THE report on the investigation into Craven District Councils slack handling of grants paid to householders to renovate their property makes grim reading for tax payers.

It speaks of poor standards, inadequate management procedures and inadequate protection of the public purse.

Two councillors, one the leader of the council, are also criticised for not declaring an interest which can only add to the embarrassment.

And while the investigation has not found any evidence of fraud, it has refused to rule that out categorically as the records kept were so poor.

The negative in this report has been well documented elsewhere in this weeks issue and the council has at least lived up to its promise not to engage in a cover-up. So the battered, dispirited tax payer may look for crumbs of comfort.

The best one can say is that some of Cravens housing stock has been enhanced. The report says that at least the money the council did hand out went towards good quality renovations; no-one has had a holiday in Tenerife on the council.

But some people have undoubtedly had the value of their property considerably enhanced beyond what they were entitled to and at the ratepayers expense as the council, seemingly willy-nilly, authorised extra payments without proper control. It has been compared to providing a Rolls Royce of a job when the council was only required to fund a Morris Minor.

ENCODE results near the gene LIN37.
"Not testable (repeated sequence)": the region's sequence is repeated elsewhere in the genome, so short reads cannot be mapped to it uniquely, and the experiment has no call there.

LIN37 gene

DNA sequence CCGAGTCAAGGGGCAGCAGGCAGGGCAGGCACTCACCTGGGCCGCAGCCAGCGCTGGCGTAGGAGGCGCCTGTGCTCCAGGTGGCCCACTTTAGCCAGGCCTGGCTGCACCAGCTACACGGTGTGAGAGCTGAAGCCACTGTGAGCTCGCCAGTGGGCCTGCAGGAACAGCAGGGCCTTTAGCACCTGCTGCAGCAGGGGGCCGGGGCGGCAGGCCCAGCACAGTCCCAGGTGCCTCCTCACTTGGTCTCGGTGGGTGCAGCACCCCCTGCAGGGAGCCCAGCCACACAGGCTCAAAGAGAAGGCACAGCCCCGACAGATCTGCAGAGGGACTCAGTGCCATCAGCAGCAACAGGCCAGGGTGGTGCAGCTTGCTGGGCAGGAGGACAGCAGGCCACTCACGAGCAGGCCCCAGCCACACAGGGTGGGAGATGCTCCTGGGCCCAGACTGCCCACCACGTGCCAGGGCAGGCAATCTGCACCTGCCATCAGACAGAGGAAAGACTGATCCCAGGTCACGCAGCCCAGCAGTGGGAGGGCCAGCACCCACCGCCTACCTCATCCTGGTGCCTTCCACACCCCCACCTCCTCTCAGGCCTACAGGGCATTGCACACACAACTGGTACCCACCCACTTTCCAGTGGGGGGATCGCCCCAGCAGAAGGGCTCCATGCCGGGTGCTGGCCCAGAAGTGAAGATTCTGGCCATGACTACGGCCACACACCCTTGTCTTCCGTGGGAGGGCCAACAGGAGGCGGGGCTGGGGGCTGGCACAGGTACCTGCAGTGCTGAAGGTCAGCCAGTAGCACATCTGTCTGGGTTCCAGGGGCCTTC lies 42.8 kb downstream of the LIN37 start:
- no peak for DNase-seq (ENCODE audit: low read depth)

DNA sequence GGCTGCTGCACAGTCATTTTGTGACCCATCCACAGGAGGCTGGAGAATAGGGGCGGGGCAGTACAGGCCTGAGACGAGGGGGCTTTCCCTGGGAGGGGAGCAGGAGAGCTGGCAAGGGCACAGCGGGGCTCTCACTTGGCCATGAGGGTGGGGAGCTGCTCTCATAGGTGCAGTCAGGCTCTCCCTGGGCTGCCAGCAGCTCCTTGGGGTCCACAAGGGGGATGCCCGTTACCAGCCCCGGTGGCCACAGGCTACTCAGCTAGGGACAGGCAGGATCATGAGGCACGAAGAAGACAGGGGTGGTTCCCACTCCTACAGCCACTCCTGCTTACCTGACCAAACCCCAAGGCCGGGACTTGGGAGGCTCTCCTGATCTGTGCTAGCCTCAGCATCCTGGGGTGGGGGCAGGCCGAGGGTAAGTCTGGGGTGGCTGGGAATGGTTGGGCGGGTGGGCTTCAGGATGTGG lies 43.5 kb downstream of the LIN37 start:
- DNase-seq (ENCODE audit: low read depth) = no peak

The hard part for Craven Council is that it is condemned as incompetent, badly administered and profligate. It now faces the long arduous task of restoring its morale and reputation. At least with the publication of this report a start can be made.

Sign of the times

THE decision last week to make North Yorkshire Polices horse section redundant will hurt the nostalgics among us.

School memories are filled with police demonstrations of their equine skills, with rows of noisy children lined up and invited to make as much noise as possible with bangs, whistles and rattles as the horses paraded up and down never batting an eyelid.

It is sad that in these cost conscious times, the police have had to make a cold hearted decision and channel the money once spent on horses into other areas. Sad, but not unexpected. North Yorkshire Police have had considerable success dealing with crime, particularly in this area and, if push came to shove, we suspect that most people would be happier to see money spent on catching criminals than maintaining stables.

Converted for the new archive on 30 June 2000. Some images and formatting may have been lost in the conversion.